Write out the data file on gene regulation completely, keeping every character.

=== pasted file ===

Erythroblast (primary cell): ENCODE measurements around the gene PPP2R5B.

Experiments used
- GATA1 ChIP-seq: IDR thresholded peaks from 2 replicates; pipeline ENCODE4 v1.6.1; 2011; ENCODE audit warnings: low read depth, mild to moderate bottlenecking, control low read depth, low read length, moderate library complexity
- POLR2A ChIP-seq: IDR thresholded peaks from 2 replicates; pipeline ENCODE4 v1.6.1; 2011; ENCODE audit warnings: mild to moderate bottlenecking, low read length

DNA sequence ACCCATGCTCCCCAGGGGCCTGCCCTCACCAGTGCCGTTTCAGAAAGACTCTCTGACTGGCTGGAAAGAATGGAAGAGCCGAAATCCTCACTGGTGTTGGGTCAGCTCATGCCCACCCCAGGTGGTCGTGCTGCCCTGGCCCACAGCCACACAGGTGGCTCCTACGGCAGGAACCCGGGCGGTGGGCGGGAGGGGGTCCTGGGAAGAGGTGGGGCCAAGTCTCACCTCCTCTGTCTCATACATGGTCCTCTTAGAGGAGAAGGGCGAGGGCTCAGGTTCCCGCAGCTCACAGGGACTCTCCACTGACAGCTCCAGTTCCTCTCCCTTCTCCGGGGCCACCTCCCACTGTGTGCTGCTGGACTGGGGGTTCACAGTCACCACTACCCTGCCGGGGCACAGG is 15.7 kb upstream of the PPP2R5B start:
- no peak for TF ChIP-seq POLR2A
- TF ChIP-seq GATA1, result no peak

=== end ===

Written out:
Erythroblast (primary cell): ENCODE measurements around the gene PPP2R5B.

Experiments used
- GATA1 ChIP-seq: IDR thresholded peaks from 2 replicates; pipeline ENCODE4 v1.6.1; 2011; ENCODE audit warnings: low read depth, mild to moderate bottlenecking, control low read depth, low read length, moderate library complexity
- POLR2A ChIP-seq: IDR thresholded peaks from 2 replicates; pipeline ENCODE4 v1.6.1; 2011; ENCODE audit warnings: mild to moderate bottlenecking, low read length

DNA sequence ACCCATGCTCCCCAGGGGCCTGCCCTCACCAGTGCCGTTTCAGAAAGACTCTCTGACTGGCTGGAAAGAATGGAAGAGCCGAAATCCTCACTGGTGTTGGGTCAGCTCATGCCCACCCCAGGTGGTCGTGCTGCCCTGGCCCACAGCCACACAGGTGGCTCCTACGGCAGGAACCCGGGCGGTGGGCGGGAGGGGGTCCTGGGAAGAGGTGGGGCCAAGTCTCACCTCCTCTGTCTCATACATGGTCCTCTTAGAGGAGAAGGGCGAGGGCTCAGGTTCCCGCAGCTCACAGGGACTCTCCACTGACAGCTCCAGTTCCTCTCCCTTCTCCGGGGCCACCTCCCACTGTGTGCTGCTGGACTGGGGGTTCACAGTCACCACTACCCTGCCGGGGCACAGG is 15.7 kb upstream of the PPP2R5B start:
- no peak for TF ChIP-seq POLR2A
- TF ChIP-seq GATA1, result no peak